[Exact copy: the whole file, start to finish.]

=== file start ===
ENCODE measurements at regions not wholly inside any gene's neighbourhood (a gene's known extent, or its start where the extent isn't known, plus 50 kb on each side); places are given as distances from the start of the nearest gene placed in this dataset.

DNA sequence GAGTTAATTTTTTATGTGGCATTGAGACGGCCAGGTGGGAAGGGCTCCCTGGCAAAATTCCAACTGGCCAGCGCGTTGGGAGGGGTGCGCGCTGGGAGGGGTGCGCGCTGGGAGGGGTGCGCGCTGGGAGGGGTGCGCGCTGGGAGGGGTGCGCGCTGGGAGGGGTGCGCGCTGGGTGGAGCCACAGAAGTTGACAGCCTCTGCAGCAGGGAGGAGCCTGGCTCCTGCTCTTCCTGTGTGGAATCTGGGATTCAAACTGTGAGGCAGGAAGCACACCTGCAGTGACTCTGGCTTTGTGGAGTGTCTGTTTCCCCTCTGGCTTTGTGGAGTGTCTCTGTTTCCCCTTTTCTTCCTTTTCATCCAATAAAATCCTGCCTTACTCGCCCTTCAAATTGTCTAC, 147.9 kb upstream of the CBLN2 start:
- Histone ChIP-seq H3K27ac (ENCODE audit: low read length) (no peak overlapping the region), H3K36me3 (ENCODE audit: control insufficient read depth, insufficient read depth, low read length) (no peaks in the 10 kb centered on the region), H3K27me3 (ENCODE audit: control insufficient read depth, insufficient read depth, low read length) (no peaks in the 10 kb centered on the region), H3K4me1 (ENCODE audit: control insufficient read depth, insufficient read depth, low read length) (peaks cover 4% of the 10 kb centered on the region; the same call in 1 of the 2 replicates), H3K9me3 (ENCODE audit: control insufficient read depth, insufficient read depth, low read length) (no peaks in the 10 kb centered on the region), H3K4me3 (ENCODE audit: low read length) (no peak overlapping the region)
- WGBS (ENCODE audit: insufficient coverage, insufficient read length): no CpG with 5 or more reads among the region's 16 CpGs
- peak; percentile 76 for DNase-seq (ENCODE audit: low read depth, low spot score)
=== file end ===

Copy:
ENCODE measurements at regions not wholly inside any gene's neighbourhood (a gene's known extent, or its start where the extent isn't known, plus 50 kb on each side); places are given as distances from the start of the nearest gene placed in this dataset.

DNA sequence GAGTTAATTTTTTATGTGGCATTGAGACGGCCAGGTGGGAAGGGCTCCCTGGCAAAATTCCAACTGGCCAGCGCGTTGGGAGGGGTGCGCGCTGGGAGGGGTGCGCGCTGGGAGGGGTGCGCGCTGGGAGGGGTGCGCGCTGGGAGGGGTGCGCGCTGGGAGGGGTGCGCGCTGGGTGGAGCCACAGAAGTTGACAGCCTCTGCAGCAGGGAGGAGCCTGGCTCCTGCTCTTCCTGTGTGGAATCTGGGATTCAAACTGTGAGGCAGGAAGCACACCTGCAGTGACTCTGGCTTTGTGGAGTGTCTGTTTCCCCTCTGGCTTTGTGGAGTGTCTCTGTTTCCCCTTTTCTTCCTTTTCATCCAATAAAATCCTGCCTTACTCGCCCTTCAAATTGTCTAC, 147.9 kb upstream of the CBLN2 start:
- Histone ChIP-seq H3K27ac (ENCODE audit: low read length) (no peak overlapping the region), H3K36me3 (ENCODE audit: control insufficient read depth, insufficient read depth, low read length) (no peaks in the 10 kb centered on the region), H3K27me3 (ENCODE audit: control insufficient read depth, insufficient read depth, low read length) (no peaks in the 10 kb centered on the region), H3K4me1 (ENCODE audit: control insufficient read depth, insufficient read depth, low read length) (peaks cover 4% of the 10 kb centered on the region; the same call in 1 of the 2 replicates), H3K9me3 (ENCODE audit: control insufficient read depth, insufficient read depth, low read length) (no peaks in the 10 kb centered on the region), H3K4me3 (ENCODE audit: low read length) (no peak overlapping the region)
- WGBS (ENCODE audit: insufficient coverage, insufficient read length): no CpG with 5 or more reads among the region's 16 CpGs
- peak; percentile 76 for DNase-seq (ENCODE audit: low read depth, low spot score)